On January 25, the SEC issued final rules implementing the three “say on pay” voting provisions mandated by the Dodd-Frank Act – the vote on approval of executive compensation (“say on pay”), the vote on the frequency of future say on pay votes (“say on frequency”), and the vote on approval of compensation payable in connection with a merger or other corporate transaction (“say on parachutes”). The adopting release confirms that all three votes are advisory and non-binding.
Effective Dates. The “say on pay” and “say on frequency” rules are generally effective 60 days after publication in the Federal Register. However, the statutory provisions requiring these votes are already effective. Companies filing proxy statements before the SEC rules become effective may nevertheless want to look to the rules for guidance in crafting their disclosures. The “say on parachutes” rules are generally effective for initial filings made on or after April 25, 2011.
“Smaller reporting companies” (as defined for purposes of Exchange Act filings) are subject to these rules, but need not comply with the say on pay and say on frequency provisions until shareholder meetings occurring on or after January 21, 2013. The rules generally do not apply to foreign private issuers.
Scope of Proposal. The say on pay vote must be held at least once every three calendar years. The company must provide a separate shareholder advisory vote to approve the compensation of the company’s named executive officers (i.e., the officers whose compensation is required to be disclosed in the proxy statement) as such compensation is disclosed under Item 402 of Regulation S-K. The vote must cover both the Compensation Discussion and Analysis (“CD&A”) and the compensation tables and related narrative. (For smaller reporting companies, the vote would be based on the simplified compensation disclosures applicable to them, which do not include a CD&A.) The rules do not prohibit a shareholder vote on a narrower aspect of compensation policy as long as it is in addition to the mandated vote.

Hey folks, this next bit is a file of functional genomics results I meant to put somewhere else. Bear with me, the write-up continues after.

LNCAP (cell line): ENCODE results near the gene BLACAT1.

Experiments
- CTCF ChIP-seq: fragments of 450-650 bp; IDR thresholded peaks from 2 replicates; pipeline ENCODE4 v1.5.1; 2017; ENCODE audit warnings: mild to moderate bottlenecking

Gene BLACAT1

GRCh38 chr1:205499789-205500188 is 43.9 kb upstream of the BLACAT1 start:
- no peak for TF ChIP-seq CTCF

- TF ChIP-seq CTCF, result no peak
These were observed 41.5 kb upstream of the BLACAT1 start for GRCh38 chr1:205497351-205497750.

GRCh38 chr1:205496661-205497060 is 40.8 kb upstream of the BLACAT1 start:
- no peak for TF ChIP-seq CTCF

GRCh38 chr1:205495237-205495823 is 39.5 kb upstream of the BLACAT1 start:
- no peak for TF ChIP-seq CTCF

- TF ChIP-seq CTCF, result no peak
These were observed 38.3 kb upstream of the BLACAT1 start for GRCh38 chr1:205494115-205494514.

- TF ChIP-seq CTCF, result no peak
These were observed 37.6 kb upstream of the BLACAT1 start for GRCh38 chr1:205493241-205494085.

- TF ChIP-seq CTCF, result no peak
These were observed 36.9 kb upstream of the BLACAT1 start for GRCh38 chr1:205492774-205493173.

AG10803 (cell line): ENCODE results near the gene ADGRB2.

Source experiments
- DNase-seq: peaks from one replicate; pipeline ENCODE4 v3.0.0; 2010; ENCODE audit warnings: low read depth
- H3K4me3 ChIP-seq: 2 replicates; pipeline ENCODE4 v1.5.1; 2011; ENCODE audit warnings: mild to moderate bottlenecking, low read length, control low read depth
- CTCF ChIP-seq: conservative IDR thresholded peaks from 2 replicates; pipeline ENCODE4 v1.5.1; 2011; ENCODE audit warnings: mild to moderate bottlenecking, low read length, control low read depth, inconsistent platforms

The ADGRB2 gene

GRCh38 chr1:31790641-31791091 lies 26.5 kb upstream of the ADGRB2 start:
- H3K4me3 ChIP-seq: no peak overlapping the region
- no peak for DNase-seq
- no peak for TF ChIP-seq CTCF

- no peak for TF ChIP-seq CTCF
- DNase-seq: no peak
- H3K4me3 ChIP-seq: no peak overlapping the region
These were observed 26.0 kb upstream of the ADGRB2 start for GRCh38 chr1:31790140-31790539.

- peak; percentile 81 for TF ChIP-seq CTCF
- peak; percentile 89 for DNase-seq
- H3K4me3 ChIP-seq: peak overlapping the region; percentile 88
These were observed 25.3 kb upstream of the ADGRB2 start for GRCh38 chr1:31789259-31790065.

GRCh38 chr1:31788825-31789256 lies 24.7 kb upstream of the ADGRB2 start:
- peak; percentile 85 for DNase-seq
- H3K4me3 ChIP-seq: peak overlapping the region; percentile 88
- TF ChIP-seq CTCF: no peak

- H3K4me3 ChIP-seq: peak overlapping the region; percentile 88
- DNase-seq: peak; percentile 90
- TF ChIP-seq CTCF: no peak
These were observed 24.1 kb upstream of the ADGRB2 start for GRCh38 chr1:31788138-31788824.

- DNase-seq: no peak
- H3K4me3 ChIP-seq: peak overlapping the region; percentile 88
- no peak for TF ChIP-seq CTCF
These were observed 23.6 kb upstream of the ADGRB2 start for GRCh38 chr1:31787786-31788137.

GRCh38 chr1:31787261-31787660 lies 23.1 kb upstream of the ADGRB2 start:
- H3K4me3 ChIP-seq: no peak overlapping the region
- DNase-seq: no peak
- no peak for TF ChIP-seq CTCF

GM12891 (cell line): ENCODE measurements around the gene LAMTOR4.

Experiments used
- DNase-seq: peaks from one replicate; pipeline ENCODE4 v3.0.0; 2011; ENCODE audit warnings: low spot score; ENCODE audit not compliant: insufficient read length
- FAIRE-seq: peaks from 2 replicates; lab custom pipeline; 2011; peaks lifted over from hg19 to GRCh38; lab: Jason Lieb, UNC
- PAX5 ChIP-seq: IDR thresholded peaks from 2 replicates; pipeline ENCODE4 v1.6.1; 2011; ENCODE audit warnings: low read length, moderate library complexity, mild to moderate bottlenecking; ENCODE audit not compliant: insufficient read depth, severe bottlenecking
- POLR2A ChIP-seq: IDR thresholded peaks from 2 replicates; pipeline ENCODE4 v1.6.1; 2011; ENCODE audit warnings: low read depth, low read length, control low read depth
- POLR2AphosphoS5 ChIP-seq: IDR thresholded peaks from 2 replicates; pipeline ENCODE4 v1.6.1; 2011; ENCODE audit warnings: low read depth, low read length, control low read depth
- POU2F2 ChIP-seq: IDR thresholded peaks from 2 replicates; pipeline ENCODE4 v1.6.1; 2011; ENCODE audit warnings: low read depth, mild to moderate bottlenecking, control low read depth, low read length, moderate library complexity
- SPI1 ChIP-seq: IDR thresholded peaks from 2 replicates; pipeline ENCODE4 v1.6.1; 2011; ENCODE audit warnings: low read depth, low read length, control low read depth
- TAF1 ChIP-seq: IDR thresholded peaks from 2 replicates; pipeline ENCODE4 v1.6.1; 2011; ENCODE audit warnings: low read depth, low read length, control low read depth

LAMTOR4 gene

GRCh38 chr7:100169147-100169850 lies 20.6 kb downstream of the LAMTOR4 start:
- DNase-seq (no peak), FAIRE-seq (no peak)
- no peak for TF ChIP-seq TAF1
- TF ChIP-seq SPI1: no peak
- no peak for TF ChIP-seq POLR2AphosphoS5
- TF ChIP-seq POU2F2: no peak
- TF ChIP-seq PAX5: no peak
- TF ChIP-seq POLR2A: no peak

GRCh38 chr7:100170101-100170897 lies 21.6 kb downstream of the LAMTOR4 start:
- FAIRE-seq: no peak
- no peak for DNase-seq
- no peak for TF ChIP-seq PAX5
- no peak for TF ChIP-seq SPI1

Although the rules provide that the proxy statement shall “include a separate resolution” with respect to each of the say on pay (and say on frequency) votes, the adopting release states that no specific language or form of resolution is required. Thus it is not clear if the proposal must include a formal “Resolved” clause. The rules provide the following non-exclusive example of a say on pay resolution: “RESOLVED, that the compensation paid to the company’s named executive officers, as disclosed pursuant to Item 402 of Regulation S-K, including the Compensation Discussion and Analysis, compensation tables and narrative discussion is hereby APPROVED.”
The say on pay vote does not encompass director compensation or the company’s compensation policies as they relate to risk-taking by non-executive employees. Discussion of compensation policies affecting risk-taking by named executive officers should be included in the CD&A, and thus would be covered by the say on pay proposal.
Required Disclosure. The rules require proxy statements to expressly state that the say on pay proposal is required by the proxy rules and to explain “the general effect of [the] vote,” such as stating that the vote is nonbinding. (These disclosure requirements also apply with respect to the say on frequency and say on parachutes proposals.) In addition, the proxy statement must state the current frequency of the company’s say on pay votes and when the next such vote will occur.